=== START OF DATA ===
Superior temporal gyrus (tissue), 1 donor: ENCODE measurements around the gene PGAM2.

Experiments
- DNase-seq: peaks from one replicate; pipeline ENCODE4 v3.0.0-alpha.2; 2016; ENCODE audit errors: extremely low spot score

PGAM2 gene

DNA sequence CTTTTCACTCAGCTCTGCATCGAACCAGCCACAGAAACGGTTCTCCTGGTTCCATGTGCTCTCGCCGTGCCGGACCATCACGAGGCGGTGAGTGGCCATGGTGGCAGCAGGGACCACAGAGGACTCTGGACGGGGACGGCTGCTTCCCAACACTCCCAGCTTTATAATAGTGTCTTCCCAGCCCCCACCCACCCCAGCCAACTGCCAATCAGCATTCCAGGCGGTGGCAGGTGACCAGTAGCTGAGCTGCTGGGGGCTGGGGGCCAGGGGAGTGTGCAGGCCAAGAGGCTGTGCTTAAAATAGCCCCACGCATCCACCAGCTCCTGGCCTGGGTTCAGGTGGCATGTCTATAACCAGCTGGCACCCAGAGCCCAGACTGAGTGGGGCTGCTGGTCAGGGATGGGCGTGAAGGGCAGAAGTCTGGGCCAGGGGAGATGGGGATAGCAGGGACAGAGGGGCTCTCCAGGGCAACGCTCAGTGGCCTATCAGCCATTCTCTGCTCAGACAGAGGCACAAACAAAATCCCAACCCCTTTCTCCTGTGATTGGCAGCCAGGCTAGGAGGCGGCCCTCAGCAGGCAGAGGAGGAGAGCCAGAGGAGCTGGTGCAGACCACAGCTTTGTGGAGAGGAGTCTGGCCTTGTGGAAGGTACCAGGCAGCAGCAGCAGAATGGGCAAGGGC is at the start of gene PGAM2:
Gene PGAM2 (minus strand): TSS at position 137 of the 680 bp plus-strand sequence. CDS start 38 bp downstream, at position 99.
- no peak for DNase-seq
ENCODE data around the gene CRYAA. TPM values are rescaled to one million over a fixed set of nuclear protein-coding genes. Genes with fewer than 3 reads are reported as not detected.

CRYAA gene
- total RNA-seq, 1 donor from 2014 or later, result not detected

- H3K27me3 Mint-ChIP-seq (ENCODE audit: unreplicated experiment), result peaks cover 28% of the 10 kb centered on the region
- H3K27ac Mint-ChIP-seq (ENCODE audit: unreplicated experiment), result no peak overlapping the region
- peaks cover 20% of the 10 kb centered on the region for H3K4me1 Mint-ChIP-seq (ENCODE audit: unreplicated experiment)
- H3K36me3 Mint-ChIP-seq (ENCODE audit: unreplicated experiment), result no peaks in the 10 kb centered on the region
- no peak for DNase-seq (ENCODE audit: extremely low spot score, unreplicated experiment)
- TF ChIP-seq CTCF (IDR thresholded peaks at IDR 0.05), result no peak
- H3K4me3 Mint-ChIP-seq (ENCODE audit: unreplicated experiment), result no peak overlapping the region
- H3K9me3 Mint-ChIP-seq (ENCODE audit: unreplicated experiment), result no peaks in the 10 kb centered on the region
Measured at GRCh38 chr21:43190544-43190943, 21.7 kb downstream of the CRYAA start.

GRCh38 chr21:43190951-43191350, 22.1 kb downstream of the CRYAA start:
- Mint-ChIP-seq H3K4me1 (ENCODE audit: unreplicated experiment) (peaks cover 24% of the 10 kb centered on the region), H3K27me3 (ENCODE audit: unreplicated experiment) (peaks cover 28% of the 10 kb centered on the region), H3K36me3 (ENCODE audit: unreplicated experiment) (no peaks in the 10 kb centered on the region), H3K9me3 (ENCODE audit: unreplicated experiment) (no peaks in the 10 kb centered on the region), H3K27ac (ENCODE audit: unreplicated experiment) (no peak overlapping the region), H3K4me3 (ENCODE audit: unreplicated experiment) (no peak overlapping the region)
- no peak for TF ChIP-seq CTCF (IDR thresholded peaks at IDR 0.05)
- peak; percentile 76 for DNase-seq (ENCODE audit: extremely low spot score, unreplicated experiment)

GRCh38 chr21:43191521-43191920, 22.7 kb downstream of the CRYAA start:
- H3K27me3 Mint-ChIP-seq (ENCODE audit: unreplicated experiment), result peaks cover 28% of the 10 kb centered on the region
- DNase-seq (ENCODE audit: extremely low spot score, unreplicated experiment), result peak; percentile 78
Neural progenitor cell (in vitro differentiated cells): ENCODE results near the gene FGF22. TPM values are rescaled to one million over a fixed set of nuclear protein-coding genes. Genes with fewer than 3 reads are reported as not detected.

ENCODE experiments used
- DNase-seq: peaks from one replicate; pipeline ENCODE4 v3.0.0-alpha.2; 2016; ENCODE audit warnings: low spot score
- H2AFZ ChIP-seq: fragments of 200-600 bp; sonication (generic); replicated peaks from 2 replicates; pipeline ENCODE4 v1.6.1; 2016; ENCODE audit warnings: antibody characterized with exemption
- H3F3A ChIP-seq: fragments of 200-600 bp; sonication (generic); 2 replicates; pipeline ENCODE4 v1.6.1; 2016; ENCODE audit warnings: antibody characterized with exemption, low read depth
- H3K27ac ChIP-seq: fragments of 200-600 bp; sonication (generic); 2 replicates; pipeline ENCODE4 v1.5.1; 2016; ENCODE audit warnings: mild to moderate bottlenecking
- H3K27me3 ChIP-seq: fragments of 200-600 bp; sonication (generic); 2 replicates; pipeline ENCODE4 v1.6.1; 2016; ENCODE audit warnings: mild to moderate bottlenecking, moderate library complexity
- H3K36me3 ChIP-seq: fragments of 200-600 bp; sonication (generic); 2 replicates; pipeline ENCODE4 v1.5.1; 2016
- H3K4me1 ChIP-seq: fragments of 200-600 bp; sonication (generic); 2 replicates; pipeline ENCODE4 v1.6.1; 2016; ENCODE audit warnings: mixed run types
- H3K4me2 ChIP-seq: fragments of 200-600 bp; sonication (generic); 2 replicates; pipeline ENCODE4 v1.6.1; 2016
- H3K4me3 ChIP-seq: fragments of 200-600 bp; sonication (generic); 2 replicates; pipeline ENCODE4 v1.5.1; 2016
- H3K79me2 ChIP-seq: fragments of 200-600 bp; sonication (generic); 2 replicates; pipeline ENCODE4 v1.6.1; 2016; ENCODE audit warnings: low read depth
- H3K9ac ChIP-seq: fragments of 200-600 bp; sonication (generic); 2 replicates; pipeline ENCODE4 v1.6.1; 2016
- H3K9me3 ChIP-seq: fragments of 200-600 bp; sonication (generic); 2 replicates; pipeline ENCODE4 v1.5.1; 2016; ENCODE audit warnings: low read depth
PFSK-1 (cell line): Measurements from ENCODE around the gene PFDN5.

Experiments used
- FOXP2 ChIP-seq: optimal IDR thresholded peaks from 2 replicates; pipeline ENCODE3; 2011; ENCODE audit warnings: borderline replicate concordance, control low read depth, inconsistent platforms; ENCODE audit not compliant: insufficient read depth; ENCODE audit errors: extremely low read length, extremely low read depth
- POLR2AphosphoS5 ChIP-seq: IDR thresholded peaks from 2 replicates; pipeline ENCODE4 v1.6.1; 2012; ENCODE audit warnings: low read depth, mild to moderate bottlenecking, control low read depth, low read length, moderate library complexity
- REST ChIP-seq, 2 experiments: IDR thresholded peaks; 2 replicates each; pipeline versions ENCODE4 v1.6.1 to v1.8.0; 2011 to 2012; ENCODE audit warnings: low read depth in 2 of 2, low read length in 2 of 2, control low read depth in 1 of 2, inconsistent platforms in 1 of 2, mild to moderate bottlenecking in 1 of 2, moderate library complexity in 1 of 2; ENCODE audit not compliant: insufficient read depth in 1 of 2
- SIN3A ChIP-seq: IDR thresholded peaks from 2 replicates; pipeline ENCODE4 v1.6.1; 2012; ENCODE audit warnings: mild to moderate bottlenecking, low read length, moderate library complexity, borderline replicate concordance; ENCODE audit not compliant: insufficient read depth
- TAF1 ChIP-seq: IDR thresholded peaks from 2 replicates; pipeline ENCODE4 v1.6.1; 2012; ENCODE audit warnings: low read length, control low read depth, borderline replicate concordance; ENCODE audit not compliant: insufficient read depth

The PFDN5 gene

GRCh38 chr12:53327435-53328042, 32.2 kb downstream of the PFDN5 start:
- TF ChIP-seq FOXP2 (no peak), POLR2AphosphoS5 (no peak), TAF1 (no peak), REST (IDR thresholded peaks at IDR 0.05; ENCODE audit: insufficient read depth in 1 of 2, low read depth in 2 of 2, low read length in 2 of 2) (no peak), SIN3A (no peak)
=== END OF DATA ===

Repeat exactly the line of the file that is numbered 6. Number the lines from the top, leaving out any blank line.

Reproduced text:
Gene PGAM2 (minus strand): TSS at position 137 of the 680 bp plus-strand sequence. CDS start 38 bp downstream, at position 99.